Kevin McGill: Be compassionate
Like Tim, Kevin, too, believes that being a dad is a privilege. “There are people who want that experience more than anything but, for whatever reason, cannot and Father’s Day can be tough,” he acknowledges.
Dad to a 7-year-old daughter, Kevin says being a father means “putting your family first, thinking about how decisions and choices impact your family”. He adds, “As a parent of a child with disability I am also a carer, an advocate, a support team coordinator, a filler of endless forms and a wearer of other hats.”
As such, he hopes for his daughter to grow up in a society that accepts her. “I want her to belong. Our society needs to stop treating people like my daughter as ‘other’. I want her to be valued as a different person, not viewed as a burden to society, whose ongoing care needs need to be regularly justified,” he says.
Compassion is something we could all do well to get and give more. In the case of families of additional needs, the need for compassion is even more pronounced. “The systems we deal with on a daily basis can be incredibly challenging, these interactions can feel unnecessarily cruel when we turn to these systems for help at difficult times,” Kevin shares.
As a parent, Kevin is passionate about playing a role in improving the systems his family interacts with every day. “I want to do this, so that the next family that deals with these systems has an easier journey and a less stressful experience.”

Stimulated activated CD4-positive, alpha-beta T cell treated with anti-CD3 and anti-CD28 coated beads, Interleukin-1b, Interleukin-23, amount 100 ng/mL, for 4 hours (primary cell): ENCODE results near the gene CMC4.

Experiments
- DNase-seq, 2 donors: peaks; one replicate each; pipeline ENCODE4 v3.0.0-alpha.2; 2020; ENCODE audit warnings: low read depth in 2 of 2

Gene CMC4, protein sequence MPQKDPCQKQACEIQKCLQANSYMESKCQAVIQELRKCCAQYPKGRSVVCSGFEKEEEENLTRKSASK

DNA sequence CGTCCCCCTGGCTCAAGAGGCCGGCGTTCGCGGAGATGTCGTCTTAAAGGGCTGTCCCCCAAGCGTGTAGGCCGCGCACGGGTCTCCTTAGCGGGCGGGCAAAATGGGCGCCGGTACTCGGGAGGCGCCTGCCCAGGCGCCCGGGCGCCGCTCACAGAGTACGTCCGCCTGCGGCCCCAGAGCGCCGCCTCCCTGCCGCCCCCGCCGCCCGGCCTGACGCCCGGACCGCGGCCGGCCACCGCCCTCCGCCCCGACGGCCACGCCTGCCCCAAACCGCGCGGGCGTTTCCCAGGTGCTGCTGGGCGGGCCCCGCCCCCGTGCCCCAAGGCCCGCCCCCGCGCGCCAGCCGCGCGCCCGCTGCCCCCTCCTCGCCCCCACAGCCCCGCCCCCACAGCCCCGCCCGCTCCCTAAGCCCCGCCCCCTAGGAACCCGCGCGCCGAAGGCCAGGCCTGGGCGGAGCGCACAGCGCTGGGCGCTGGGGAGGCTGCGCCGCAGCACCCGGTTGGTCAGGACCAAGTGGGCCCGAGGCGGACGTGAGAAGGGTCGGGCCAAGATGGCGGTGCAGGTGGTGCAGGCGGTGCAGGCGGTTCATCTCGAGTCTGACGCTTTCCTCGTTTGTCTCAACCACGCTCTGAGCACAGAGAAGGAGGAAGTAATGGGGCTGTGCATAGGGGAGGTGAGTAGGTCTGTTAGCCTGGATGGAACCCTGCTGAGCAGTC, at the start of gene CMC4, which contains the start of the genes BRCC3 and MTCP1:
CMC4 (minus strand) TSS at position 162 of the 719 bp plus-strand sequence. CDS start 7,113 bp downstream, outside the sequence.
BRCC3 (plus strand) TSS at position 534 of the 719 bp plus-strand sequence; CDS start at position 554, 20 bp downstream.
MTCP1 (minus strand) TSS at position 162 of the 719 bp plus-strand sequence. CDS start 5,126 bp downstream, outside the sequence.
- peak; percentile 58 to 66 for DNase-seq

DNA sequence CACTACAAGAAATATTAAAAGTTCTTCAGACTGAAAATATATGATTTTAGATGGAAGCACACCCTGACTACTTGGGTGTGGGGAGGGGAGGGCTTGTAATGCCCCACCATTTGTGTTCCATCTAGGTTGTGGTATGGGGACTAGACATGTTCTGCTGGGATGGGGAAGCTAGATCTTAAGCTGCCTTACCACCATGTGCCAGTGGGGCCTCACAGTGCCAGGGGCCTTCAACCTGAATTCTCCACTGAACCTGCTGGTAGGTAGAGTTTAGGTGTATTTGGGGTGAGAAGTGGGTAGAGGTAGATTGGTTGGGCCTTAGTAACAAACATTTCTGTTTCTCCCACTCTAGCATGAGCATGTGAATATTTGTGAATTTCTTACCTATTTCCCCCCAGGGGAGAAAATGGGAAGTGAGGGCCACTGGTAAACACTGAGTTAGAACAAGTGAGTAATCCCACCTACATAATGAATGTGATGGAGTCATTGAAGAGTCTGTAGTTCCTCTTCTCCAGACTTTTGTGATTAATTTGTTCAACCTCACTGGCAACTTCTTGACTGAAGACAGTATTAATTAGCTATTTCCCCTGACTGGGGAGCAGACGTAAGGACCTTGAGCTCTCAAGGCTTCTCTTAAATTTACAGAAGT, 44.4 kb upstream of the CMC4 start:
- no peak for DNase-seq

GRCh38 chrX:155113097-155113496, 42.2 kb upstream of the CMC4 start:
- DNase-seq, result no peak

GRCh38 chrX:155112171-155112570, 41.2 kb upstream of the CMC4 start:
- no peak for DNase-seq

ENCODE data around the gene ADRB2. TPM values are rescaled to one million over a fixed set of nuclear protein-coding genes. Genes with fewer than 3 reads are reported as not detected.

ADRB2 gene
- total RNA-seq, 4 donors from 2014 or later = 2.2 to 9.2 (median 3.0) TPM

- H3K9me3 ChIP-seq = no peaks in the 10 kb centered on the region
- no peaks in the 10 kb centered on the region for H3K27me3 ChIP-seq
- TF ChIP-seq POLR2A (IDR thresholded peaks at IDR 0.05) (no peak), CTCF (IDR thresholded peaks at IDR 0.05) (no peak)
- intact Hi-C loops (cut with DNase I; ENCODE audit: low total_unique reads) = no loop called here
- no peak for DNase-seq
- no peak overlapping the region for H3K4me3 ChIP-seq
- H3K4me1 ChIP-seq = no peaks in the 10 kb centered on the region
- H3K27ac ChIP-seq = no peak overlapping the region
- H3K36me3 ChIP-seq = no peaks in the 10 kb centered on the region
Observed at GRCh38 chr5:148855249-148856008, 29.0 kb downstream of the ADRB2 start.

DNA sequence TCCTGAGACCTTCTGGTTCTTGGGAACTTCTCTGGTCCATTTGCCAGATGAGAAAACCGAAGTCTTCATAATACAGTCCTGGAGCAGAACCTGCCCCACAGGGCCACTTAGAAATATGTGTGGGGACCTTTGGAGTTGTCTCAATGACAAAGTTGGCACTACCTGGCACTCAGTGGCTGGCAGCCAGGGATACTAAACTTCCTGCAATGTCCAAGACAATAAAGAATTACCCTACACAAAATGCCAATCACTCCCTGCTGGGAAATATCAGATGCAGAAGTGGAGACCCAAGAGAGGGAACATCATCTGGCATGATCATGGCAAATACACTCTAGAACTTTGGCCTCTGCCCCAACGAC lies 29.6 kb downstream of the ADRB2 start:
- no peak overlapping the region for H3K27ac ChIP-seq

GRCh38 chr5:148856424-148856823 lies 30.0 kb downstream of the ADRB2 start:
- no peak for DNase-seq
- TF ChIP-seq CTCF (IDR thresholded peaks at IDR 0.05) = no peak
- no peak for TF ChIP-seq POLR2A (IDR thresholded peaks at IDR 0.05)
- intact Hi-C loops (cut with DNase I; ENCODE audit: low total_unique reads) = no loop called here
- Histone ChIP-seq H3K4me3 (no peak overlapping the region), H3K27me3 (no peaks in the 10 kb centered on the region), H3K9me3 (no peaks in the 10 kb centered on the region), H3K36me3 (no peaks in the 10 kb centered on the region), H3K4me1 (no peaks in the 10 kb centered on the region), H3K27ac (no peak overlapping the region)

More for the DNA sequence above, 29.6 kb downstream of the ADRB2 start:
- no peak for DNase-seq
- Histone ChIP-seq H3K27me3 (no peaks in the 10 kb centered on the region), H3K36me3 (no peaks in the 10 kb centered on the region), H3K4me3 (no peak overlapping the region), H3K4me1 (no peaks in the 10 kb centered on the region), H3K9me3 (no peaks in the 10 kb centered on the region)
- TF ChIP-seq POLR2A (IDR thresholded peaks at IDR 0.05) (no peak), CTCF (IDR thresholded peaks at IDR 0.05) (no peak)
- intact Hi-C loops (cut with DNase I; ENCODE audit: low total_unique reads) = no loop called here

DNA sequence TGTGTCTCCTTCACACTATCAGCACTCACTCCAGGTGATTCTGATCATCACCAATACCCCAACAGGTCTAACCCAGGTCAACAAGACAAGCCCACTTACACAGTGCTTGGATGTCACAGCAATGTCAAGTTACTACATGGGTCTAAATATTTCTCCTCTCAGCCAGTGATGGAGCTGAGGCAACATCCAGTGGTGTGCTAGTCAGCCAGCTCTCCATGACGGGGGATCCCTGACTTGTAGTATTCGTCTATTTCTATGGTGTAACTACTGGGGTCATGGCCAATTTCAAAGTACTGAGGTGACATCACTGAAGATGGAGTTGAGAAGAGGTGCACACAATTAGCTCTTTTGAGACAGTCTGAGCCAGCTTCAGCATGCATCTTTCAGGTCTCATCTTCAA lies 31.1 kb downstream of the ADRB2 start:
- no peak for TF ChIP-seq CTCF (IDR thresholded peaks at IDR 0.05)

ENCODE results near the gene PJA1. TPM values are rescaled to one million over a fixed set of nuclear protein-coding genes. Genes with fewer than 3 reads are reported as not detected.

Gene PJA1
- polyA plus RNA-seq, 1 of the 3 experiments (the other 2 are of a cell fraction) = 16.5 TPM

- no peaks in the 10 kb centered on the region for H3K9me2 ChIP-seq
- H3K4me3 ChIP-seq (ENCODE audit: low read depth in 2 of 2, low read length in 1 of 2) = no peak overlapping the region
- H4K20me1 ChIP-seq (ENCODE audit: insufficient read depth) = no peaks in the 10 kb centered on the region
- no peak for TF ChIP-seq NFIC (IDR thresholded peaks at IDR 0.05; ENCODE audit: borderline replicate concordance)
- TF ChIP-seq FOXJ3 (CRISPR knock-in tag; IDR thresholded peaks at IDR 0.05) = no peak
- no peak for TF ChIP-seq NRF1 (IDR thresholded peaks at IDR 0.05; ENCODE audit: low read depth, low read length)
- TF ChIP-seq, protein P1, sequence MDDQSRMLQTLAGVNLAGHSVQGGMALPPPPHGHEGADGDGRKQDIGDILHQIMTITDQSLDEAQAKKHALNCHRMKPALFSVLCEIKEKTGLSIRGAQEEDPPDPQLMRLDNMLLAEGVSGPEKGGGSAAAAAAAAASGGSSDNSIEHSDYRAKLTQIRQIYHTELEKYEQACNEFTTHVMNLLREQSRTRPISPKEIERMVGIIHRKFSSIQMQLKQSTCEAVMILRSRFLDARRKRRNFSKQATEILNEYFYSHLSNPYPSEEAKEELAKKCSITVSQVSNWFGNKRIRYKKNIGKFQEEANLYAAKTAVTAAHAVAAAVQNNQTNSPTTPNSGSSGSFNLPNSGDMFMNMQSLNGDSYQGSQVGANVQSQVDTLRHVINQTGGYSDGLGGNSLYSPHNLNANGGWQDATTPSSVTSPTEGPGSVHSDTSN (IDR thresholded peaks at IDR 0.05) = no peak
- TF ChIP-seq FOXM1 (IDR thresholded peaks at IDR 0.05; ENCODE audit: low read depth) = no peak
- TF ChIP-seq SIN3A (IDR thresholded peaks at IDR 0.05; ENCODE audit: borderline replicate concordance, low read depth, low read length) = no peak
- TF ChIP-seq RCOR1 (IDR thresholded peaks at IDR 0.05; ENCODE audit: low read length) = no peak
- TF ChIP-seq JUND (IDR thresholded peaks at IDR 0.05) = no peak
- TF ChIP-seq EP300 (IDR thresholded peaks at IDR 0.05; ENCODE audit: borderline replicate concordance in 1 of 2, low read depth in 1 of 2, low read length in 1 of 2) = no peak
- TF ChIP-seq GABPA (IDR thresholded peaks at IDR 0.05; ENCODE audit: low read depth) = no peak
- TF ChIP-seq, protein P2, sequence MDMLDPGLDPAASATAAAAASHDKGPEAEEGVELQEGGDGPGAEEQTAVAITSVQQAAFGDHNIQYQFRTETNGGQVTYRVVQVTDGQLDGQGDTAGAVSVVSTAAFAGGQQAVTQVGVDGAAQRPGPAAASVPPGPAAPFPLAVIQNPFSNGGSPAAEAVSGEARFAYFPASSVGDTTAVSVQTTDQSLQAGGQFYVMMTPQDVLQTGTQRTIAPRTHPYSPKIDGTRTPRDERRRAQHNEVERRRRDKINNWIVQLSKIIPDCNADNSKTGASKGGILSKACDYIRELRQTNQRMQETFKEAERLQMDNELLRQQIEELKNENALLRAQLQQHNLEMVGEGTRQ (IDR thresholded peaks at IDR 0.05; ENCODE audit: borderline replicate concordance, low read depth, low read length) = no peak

Kevin is proud of his daughter’s ‘can do’ attitude. He recalls her first day at school. “It was incredible. Choosing the right school was very difficult, we could not visit any of the schools because of the pandemic and lockdowns. It felt like a gamble. We were very nervous, but she took it all in her stride!”
Another proud dad moment was when she started her swim lessons, Kevin shares. “Our daughter has always been a water baby – pools, rivers, oceans, whatever! We knew swimming lessons would be helpful and we started the search early as there are not a lot of swim schools that cater specifically for children with additional needs. Once the lessons started, there was no stopping her. The best moment was the look on her face the first time she realised she could use goggles to see underwater.”
When asked if he would like to share any advice for parents, Kevin says, “I don’t feel particularly well equipped to pass on wisdom, but there are a few things I wish I knew earlier in the journey as a parent of a child with disability.
“There are amazing people on YouTube, Instagram, podcasts, etc., who have been through similar experiences and are openly sharing their stories. It is incredibly helpful and affirming to see and listen to stories that echo your own.”
He adds, “You might be surprised to discover what resources exist in your suburb or nearby. Find groups online that may service or visit your area. The NDIS has meant there is a real demand for services and resources, this is starting to be addressed.
“Get really good at advocating, you will be doing a lot of it. The good news is that many people have been on this path. It’s OK to fail. It is not the end of the world,” he signs off.
Editor’s note: We would like to thank Tim, Josh and Kevin for sharing their lovely stories and insights with us for Father’s Day 2022.